Sesame Street explains the hurricane to kids in an episode originally created for Hurricane Katrina and set to air again this weekend in the aftermath of Sandy.
Sesame Street - Hurricane Part 1, via explore-blog. To watch the rest of the episode visit, SesameStreet.org.
If you or your kids would like to help people who are still feeling the effects of Hurricane Sandy (or for any reason), there are many things you can do:
Hold a bake sale, wash cars and bikes, offer to rake the neighbors’ leaves, make holiday cards and sell them, or collect sponsors to pledge money for a walk/run/bike/skate/bowl/sled/etc-a-thon. Any of these activities are great ways to raise money for The Red Cross, Habitat for Humanity, the Humane Society, City Harvest, or Citymeals-on-Wheels, an organization that prepares and delivers meals to elderly New Yorkers. Donors Choose also has a special page to help teachers and classrooms effected by the hurricane: donorschoose.org/hurricane-sandy.
If you’re in the New York City/New Jersey area and would like to volunteer, visit NYCService.org, or search Volunteer Match for opportunities to help a wide variety of causes all across the country.
Featuring the incredible power of nature, this intense clip from Oceans, a French documentary film by Jacques Perrin (released in the US by Disneynature), shows dramatic footage of several kinds of ships (and a lighthouse) handling some seriously rough seas.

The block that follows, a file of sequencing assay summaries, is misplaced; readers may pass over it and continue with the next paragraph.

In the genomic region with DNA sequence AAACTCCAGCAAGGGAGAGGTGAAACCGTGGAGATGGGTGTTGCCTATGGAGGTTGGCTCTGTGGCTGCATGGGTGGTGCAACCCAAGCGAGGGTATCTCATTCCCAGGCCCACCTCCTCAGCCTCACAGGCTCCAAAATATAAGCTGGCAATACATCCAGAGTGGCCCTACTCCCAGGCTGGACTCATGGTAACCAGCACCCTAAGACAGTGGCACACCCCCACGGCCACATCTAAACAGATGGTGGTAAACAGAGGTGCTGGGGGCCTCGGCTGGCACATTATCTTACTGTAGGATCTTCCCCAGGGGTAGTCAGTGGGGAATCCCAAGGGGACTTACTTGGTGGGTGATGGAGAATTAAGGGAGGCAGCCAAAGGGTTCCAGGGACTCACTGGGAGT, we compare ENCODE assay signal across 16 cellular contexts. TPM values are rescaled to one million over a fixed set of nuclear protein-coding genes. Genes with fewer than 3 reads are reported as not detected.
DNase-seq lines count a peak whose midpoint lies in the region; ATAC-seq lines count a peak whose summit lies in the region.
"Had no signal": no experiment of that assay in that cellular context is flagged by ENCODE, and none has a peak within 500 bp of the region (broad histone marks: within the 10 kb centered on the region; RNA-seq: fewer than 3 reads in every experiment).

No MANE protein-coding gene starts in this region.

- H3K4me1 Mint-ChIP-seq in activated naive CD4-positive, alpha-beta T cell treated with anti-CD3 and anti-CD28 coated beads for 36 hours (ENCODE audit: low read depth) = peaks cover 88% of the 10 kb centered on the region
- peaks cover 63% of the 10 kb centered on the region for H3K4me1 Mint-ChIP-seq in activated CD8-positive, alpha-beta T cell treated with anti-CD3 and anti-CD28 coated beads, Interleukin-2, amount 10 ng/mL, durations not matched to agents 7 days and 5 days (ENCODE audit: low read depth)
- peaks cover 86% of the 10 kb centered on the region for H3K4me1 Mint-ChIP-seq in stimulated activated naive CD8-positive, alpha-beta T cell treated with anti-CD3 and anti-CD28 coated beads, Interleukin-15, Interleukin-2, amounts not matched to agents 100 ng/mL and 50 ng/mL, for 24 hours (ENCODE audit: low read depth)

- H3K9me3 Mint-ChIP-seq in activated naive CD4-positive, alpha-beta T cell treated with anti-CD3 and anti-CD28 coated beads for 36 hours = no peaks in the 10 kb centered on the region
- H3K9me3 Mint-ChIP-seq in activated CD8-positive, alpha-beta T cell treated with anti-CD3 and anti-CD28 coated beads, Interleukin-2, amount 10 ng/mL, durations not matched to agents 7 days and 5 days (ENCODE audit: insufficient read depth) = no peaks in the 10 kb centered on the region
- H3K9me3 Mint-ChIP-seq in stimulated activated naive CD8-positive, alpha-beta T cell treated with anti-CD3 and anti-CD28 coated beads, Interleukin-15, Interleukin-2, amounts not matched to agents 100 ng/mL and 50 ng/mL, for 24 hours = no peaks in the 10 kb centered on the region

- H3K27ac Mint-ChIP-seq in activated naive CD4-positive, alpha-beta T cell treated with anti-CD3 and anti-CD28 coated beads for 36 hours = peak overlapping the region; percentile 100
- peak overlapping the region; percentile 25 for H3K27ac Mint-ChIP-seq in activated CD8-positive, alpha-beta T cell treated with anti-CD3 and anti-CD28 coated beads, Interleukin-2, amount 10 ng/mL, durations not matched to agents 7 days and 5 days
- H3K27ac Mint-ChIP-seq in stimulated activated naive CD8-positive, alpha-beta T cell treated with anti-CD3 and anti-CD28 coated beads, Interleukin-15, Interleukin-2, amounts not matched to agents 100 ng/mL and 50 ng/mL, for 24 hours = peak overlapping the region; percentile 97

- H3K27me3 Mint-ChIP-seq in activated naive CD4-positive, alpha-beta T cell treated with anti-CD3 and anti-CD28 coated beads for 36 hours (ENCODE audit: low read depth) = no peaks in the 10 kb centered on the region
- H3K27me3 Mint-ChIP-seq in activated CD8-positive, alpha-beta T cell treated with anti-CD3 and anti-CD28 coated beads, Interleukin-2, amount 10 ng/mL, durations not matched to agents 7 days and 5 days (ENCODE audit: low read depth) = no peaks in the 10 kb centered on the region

The Old Mill, a Walt Disney Silly Symphonies cartoon from 1937.
Like many of the later Silly Symphonies, The Old Mill was a testing-ground for advanced animation techniques. Marking the first use of Disney’s multiplane camera, the film also incorporates realistic depictions of animal behavior, complex lighting and color effects, depictions of rain, wind, lightning, ripples, splashes and reflections, three-dimensional rotation of detailed objects, and the use of timing to produce specific dramatic and emotional effects. All of the lessons learned from making The Old Mill would subsequently be incorporated into Disney’s feature-length animated films, especially 1937’s Snow White and the Seven Dwarfs.
How does lightning form? Evidently we’re still trying to figure it out! It all starts in the clouds where both ice crystals and hail stones form:
Scientists believe that as these hail stones fall back through the rising ice crystals, millions of tiny collisions occur. These collisions build up an electric charge which is stored in the cloud like a battery. ”A cloud is very much like a battery, but a battery with a much higher voltage than your typical flashlight battery… not 1.5 volts but 100 million volts.”
But what scientists don’t know is exactly how this electric charge generates lightning. “What remains a major meteorological mystery is how it is that ice particle collisions result in the generation of lightning. We’re very much in the middle ages on that problem.”
From the Discovery Channel’s "Raging Planet" series.